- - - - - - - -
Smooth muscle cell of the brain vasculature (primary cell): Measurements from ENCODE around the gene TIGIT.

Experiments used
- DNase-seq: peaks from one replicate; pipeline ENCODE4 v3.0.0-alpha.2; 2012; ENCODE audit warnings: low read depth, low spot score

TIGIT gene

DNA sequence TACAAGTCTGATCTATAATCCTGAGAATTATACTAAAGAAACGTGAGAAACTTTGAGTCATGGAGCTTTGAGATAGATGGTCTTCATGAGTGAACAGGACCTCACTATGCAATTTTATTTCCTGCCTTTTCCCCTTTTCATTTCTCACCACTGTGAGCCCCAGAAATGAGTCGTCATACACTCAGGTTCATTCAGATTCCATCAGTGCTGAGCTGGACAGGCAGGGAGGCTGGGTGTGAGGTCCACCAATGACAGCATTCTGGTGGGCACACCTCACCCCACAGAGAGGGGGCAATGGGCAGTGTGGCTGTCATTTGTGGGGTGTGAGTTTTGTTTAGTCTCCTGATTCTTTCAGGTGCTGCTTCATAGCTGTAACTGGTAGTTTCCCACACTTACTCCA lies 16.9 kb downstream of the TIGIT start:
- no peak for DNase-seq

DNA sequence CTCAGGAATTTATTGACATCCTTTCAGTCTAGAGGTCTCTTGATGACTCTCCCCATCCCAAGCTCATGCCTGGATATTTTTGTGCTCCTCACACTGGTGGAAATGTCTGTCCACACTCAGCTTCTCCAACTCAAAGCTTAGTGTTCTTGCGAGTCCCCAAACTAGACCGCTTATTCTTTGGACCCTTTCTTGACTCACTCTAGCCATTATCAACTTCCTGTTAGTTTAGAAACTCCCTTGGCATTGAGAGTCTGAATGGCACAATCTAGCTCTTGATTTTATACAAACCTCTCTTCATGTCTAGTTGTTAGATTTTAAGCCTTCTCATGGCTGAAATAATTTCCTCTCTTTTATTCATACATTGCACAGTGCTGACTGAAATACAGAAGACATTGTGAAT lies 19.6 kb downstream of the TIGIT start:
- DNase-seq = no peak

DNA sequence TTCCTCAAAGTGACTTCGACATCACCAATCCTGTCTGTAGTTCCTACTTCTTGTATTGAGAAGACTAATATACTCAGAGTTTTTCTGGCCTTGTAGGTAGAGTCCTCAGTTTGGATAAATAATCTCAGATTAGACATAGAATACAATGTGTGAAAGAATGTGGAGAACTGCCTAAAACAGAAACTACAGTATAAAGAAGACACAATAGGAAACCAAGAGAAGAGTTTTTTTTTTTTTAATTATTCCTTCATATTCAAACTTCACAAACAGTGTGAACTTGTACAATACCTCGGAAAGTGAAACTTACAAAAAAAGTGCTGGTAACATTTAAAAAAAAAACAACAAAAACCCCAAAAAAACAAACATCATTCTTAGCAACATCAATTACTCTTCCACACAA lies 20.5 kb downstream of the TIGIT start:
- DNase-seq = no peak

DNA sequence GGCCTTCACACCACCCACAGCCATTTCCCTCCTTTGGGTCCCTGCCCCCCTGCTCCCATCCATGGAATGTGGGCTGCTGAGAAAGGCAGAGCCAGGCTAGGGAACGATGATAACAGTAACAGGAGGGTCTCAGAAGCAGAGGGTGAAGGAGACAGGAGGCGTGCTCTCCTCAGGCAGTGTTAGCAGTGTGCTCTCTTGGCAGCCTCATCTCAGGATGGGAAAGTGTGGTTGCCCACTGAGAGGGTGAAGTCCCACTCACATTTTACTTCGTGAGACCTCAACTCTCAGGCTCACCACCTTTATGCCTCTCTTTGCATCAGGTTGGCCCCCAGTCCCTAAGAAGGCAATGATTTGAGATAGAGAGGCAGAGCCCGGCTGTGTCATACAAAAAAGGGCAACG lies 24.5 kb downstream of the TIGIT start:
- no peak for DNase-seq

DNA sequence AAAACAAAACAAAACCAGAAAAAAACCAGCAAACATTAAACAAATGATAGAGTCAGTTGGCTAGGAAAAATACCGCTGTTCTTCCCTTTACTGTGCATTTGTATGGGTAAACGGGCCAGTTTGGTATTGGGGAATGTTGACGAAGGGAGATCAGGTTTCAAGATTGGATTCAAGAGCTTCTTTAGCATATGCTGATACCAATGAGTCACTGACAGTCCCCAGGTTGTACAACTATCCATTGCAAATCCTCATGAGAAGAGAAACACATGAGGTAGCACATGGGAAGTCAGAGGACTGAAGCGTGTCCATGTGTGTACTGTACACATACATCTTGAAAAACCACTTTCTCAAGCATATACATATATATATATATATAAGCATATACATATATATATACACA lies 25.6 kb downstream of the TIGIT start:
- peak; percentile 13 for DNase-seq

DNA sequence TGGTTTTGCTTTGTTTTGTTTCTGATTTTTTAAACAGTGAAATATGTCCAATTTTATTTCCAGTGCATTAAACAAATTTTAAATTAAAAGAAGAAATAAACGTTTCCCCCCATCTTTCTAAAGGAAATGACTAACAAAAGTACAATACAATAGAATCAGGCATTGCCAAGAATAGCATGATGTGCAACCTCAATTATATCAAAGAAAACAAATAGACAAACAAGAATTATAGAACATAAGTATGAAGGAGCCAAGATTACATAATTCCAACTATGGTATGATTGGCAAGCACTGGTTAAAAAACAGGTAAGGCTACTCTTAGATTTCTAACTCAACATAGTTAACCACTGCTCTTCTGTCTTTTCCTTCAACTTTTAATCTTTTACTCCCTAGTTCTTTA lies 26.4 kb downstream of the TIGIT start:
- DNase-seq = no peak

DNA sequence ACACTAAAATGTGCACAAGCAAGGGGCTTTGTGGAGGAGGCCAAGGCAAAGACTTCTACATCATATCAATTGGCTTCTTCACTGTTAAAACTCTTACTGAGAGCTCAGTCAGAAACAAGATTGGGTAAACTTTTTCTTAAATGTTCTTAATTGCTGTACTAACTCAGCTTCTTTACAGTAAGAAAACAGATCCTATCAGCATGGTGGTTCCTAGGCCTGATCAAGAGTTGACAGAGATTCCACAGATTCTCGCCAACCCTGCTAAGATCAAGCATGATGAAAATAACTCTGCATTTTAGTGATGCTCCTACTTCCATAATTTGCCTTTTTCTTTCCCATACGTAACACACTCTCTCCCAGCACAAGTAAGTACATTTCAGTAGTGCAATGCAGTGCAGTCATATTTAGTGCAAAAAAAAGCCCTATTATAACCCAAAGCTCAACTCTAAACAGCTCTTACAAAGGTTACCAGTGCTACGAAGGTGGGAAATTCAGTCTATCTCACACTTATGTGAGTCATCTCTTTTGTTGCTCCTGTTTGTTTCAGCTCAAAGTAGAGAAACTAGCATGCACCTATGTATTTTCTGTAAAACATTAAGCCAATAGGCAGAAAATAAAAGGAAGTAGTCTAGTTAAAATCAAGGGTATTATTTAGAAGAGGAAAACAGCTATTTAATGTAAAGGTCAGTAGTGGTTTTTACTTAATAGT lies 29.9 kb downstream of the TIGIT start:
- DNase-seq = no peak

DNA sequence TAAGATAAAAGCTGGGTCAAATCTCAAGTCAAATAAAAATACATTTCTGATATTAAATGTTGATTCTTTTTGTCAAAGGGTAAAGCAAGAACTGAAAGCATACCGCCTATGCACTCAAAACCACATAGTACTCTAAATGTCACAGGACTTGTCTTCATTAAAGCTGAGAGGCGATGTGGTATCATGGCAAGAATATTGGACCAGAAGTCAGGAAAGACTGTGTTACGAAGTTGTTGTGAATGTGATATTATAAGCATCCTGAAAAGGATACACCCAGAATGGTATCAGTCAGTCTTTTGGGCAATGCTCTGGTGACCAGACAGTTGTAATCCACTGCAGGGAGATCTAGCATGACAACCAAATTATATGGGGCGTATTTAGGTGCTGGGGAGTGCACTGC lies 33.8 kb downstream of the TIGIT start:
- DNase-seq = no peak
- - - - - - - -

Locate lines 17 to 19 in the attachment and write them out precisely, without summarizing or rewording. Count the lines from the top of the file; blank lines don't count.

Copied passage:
DNA sequence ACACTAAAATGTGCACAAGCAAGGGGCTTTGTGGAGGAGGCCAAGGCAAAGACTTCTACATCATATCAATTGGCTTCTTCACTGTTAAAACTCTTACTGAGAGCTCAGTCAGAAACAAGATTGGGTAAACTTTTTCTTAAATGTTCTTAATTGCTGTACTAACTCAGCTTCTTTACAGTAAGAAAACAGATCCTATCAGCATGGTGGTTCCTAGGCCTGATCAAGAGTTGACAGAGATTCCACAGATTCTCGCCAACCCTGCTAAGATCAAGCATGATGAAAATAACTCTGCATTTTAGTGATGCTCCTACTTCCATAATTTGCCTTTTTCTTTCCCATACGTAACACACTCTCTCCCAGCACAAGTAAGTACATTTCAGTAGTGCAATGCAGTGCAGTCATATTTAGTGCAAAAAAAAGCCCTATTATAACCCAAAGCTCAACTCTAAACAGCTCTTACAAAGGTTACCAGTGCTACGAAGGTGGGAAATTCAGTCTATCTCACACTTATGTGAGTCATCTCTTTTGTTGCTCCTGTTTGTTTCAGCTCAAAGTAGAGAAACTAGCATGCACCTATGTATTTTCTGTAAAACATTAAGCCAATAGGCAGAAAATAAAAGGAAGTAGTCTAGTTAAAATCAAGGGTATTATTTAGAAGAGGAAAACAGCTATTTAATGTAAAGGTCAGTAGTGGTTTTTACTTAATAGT lies 29.9 kb downstream of the TIGIT start:
- DNase-seq = no peak

DNA sequence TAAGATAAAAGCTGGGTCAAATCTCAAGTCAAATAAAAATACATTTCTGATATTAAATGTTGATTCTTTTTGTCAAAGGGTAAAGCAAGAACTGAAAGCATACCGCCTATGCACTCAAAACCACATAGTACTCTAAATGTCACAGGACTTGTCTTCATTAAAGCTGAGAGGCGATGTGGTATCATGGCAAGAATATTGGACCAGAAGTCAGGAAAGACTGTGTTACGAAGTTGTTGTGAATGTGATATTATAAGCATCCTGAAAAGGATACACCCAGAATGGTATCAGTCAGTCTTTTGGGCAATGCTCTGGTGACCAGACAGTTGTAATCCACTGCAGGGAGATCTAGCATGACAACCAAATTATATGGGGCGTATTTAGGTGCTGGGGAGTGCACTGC lies 33.8 kb downstream of the TIGIT start: